October 26, 2011

Gnatcatcher controversy continues …

By Gnatcatcher controversy continues …

Author: Reed Hopper

The California gnatcatcher has been the center of controversy for years.  It was listed as threatened in 1993 based on a questionable study by Atwood who concluded the seabird is a subspecies of a much larger population ranging from California to Mexico.  Subsequent morphological, statistical and even genetic studies have since shown Atwood was wrong.  And Atwood himself has repudiated his original findings and now believes the California gnatcatcher is not a valid subspecies.  Up until today, the U.S. Fish and Wildlife has been uncertain as to the classification of the bird.  Based on these developments, PLF filed a petition to delist the gnatcatcher as a "threatened species" on behalf of the Coalition of Labor, Agriculture and Business, the Property Owners Association of Riverside County and M. Lou Marsh, M.D. 

Under threat of suit, the Service responded today to the petition to delist the gnatcatcher.  Ironically, the Service rejected the petition by defending the original Atwood study.  Curiosuly, the Service does not mention that even Atwood no longer defends that study.  The Service's response to the genetic studies cited in the petition are equally curious.  According to the Service, because the cited genetic studies relied on mitochondrial DNA markers and not on nuclear DNA markers, the genetic studies are inconclusive.  This is curious because the Endangered Species Act requires that listing decisions must be based on the "best available" scientific data and these are the only genetic studies available.  Under the standards set forth in the ESA, the petition provided ample evidence that the gnatcatcher is not a valid subspecies and should have been delisted.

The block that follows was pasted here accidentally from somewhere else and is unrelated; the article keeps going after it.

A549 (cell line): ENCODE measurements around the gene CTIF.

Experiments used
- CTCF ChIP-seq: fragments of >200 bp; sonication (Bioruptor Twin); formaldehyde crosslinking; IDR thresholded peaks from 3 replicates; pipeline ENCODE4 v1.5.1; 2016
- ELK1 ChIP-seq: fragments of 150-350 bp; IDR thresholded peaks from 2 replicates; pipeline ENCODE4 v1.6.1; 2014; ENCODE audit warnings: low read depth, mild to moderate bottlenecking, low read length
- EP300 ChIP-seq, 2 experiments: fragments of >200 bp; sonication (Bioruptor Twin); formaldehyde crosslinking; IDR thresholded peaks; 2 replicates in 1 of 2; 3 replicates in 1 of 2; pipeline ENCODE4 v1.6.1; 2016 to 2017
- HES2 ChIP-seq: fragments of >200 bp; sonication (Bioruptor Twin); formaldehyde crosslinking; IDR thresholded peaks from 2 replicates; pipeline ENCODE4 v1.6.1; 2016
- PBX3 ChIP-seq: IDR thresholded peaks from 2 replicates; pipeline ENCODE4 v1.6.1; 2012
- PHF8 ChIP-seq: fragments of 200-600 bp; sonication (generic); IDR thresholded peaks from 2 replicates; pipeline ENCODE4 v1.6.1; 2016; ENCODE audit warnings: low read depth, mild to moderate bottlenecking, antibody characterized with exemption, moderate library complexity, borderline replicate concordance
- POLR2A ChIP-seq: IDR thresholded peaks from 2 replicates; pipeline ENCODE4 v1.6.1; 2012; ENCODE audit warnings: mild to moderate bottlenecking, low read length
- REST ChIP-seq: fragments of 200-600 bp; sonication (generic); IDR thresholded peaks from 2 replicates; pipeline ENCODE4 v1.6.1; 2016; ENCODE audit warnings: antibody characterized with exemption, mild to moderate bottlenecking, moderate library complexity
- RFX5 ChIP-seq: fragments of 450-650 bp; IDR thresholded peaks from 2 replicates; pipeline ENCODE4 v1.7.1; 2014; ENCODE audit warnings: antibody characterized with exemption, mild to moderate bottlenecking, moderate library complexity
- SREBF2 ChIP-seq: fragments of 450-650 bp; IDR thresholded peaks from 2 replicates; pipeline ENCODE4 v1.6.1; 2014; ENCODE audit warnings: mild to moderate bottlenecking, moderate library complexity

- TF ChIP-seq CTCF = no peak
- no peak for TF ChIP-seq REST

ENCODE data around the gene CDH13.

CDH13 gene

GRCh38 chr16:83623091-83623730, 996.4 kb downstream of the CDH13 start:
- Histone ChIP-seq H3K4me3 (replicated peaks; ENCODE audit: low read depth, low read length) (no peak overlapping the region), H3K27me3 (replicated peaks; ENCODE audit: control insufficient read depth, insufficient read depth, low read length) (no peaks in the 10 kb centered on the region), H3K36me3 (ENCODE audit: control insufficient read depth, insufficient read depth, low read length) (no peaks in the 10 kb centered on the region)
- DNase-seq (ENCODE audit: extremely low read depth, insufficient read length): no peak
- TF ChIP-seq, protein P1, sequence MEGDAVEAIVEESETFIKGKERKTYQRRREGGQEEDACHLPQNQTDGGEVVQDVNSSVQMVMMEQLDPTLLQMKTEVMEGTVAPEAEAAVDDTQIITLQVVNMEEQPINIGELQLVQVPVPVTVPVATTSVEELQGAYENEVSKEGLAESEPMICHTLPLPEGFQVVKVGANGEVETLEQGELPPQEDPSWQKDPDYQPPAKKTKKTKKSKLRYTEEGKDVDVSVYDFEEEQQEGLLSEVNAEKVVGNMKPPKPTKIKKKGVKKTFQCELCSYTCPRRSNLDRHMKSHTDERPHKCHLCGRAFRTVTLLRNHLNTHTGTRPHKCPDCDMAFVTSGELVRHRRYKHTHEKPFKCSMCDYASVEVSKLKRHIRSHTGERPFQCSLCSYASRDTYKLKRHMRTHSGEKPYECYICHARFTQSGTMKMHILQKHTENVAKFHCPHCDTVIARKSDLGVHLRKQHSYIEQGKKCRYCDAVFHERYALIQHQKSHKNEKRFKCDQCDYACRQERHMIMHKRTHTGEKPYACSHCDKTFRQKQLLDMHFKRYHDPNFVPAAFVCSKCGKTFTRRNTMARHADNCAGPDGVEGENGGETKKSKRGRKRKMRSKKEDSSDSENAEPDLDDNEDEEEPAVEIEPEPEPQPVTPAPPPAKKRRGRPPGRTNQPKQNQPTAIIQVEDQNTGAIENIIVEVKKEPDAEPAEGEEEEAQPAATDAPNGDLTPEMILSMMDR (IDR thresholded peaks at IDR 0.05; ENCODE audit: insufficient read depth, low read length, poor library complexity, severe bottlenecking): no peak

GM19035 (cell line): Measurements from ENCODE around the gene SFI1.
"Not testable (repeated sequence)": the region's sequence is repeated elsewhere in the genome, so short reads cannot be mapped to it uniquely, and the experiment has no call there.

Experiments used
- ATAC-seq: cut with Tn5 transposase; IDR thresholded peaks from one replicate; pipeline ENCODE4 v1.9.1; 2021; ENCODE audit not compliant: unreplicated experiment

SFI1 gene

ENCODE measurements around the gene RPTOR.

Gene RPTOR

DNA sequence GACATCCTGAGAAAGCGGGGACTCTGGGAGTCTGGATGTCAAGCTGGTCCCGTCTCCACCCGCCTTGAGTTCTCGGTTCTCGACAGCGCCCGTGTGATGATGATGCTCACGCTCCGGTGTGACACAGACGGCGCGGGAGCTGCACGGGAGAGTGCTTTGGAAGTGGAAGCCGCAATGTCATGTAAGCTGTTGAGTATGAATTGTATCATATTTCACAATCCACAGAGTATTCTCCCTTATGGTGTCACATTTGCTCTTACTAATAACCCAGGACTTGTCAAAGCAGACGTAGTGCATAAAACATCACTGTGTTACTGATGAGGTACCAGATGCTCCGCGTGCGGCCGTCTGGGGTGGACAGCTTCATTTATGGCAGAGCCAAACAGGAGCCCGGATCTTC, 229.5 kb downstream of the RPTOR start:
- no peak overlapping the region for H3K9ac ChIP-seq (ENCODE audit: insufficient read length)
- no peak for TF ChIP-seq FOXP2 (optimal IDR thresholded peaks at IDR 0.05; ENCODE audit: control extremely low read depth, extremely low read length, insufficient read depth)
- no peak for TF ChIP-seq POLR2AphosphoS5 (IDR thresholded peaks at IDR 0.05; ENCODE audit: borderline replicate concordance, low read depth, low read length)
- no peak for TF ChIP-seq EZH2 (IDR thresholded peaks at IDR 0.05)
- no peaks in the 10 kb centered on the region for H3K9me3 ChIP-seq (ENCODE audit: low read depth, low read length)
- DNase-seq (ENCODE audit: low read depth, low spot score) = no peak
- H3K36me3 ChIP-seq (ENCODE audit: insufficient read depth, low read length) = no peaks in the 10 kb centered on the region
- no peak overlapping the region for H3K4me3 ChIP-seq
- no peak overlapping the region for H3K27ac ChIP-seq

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Center for Environmental Science, Accuracy & Reliability, et al. v. U.S. Department of Interior, et al.

The federal government has expanded its reach using the Endangered Species Act to cover spurious “subspecies.” The ESA does not define “subspecies” and the Fish and Wildlife Service has offered no definition of its own. Instead, it simply announces when it has determined a “subspecies” to exist and, relying on the subspecies’ smaller numbers relative to the entire species, imposes onerous regulations. The California gnatcatcher was listed as a threatened subspecies, but a 2013 study shows that, at a DNA level, the songbird is not meaningfully distinct from millions of gnatcatchers dwelling in Baja California. PLF represents a coalition of property owners, developers, and scientists in a challenge to the continued listing of this thriving species.

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